• Posted by Konstantin 19.12.2008

    The day before I've accidentally stumbled upon an old textbook on pattern analysis written in Russian (the second edition of a book originally published in 1977, which is more-or-less the time of the classics). A brief review of its contents was enormously enlightening.

    It was both fun and sad to see how smallishly incremental the progress in pattern analysis has been for the last 30 years. If I wasn't told that the book was first published in 1977, I wouldn't be able to tell it from any contemporary textbook. I'm not complaining that the general approaches and techniques haven't changed much, these shouldn't have. What disturbs me is that the vision of the future 30 years ago was not significantly different from what we have today.

    Pattern recognition systems nowadays are getting more and more widespread and it is difficult to name a scientific field or an area of industry where these are not used or won't be used in the nearest future...

    Further on the text briefly describes the application areas for pattern analysis that range from medicine to agriculture to "intellectual fifth-generation computing machines" and robots that were supposed to be here somewhere around nineties already. And although machines did get somewhat more intelligent, we have clearly failed our past expectations. Our current vision of the future is not significantly different from the one we had 30 years ago. It has probably become somewhat more modest, in fact.

    Interesing, is this situation specific to pattern analysis or is it like that in most areas of computer science?

    Posted by Konstantin @ 12:01 pm

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    1. Ando on 14.01.2009 at 16:36 (Reply)

      I don't think this is specific to pattern analysis. Obviously this has been very pronounced in AI (the "AI winter). Also, I've found the same to be true in semantics. Progress has been barely incremental, and its impact on practical computing has been rather marginal. C is still one of the most popular languages (35+ years after it was developed), with popular "new" languages being mostly syntactic sugar on the "old" ones. Things such as program verification are pretty much as far from mainstream as they were 30 years ago. Of course there have been improvements, but I think most of the goals set 30 years ago are as far away now as they were back then. If anything, predictions are more conservative.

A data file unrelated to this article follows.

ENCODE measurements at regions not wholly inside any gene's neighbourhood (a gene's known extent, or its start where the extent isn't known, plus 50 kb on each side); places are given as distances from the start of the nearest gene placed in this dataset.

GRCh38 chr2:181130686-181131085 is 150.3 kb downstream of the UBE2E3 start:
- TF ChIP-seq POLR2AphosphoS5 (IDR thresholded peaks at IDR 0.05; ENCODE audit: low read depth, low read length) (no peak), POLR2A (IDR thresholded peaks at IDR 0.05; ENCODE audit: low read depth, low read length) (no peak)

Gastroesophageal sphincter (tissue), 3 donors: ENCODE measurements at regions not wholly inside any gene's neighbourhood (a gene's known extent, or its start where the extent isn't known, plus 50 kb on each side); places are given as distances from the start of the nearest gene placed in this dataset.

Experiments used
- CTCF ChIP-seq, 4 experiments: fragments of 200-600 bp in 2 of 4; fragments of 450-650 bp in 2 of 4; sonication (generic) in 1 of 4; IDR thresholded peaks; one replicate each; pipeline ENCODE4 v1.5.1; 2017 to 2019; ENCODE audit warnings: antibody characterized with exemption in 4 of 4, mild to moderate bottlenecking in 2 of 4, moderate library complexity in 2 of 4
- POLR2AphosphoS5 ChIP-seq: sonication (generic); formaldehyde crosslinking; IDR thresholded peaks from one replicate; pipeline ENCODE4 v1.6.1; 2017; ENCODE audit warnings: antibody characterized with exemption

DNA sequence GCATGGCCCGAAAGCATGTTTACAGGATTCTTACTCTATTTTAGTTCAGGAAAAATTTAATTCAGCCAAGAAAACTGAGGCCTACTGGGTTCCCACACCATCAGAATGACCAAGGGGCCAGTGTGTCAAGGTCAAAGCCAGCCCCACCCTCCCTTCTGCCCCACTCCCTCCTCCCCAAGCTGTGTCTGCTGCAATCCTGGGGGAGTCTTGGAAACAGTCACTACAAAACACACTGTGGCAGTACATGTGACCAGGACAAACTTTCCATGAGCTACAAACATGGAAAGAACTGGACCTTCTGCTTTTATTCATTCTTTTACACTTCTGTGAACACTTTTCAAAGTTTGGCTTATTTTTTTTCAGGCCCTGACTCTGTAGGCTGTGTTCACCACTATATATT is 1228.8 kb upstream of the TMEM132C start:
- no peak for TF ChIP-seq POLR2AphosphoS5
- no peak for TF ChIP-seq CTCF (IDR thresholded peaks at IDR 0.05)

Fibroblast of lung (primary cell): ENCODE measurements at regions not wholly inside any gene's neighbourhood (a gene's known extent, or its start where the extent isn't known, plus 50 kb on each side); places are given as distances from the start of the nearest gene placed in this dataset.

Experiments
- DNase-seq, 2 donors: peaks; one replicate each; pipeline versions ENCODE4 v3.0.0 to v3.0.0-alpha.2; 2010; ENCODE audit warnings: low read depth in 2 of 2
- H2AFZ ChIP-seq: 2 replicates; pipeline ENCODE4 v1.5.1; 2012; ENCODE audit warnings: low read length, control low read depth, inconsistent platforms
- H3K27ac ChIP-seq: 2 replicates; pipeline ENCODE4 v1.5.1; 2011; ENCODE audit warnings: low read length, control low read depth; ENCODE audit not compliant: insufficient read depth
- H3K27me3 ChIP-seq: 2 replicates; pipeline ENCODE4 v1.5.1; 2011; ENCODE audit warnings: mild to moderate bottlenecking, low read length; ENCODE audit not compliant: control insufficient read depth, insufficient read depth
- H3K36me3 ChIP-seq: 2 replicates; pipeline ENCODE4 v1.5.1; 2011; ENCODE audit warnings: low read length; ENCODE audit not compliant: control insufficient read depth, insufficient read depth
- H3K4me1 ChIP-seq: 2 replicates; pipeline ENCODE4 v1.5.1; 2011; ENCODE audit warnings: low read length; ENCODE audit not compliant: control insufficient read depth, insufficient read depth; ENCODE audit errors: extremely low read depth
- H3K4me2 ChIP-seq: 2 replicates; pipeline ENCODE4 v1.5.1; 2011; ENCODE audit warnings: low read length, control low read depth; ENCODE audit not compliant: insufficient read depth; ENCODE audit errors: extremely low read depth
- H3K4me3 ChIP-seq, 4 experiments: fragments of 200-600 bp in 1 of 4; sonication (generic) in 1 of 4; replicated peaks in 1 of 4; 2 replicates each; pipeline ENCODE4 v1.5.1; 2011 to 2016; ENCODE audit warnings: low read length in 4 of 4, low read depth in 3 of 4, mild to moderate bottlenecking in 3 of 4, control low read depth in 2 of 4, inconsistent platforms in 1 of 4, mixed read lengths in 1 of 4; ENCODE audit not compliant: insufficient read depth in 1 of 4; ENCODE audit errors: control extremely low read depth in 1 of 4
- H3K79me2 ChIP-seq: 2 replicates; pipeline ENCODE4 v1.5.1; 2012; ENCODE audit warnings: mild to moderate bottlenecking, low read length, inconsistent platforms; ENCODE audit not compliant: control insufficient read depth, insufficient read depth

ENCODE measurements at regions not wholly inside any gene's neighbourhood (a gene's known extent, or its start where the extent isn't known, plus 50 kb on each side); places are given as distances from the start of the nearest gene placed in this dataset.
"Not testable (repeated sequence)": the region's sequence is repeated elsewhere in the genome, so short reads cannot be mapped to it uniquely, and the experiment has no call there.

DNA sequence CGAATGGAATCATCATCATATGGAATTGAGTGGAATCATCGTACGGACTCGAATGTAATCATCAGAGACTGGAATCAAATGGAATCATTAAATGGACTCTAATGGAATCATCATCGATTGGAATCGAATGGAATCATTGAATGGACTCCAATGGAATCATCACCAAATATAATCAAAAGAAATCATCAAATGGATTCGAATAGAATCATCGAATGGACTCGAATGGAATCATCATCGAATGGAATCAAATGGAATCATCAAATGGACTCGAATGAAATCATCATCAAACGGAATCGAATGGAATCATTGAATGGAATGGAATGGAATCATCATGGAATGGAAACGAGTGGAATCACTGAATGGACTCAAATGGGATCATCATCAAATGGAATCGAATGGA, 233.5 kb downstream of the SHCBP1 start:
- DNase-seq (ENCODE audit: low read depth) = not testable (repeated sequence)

1. Konstantin on 15.01.2009 at 17:36 (Reply)

        Well, at least the entertainment industry is doing better. It certainly lives up to, if not even exceeds the expectations that were put on it 30 years ago. Note that this somewhat motivates even stronger expectations for the future. I, personally, am pretty sure we shall all be playing pure virtual reality or something like that in 20 years already. This leads to a (nearly obvious) observation that we, humans, tend to base our expectations on the linearized trend of the near past. AI progressed a whole lot in the 70-s hence everyone was waiting for it to skyrocket further. Seems logical.

        Another observation is that most of the progress in the game industry should actually be attributed to better hardware and a lot of hard-working coders and graphical designers. What concerns the more "theoretical" research, it is as incremental as everywhere else. Now if we generalize and look into science as a whole, it seems to me that most "progressing" areas (biotechnology & medicine or material physics, say) are always more about hard manual work rather than deep theoretical braining.

        Or, thirdly, maybe it's the other way around with money on the top:
        Commercial » Good theoretical progress » Lots of manual work » Visible progress?

    2. swen on 19.01.2009 at 12:29 (Reply)

      This is a natural consequence of two things.

      1. There are relatively few things in the world with low Kolmogorov complexity, that is manageable by a single aspired individual. As a result, there will be fewer and fewer radical breakthroughs in any discipline that has grown beyond infancy.

      2. Science as a whole is a commerical project instead of hobby project. Since the amount of work is so big to achieve new things, science must get a constant income. For that, a good manager must show constant progress and therefore all near-trivial things must be published. Only a few people can act as Plotkin and drop the whole research unless there has been a radical breakthrough.

      More specific to your initial complaint. I honestly think that all sub-blocks that generate "intelligent" (read humanlike) behaviour must be simple enough or they have not emerged in evolution. That is "intelligence" is a truckload of boringly simple things connected together and the "bling" emerges on the system with so high Kolmogorov complexity that we cannot grasp.

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